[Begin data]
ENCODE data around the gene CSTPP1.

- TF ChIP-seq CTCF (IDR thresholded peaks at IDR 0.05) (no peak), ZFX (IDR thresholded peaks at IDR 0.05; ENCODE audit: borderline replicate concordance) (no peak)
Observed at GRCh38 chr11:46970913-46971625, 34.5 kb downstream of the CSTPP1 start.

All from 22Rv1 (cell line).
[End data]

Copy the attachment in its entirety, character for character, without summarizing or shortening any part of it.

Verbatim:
ENCODE data around the gene CSTPP1.

- TF ChIP-seq CTCF (IDR thresholded peaks at IDR 0.05) (no peak), ZFX (IDR thresholded peaks at IDR 0.05; ENCODE audit: borderline replicate concordance) (no peak)
Observed at GRCh38 chr11:46970913-46971625, 34.5 kb downstream of the CSTPP1 start.

All from 22Rv1 (cell line).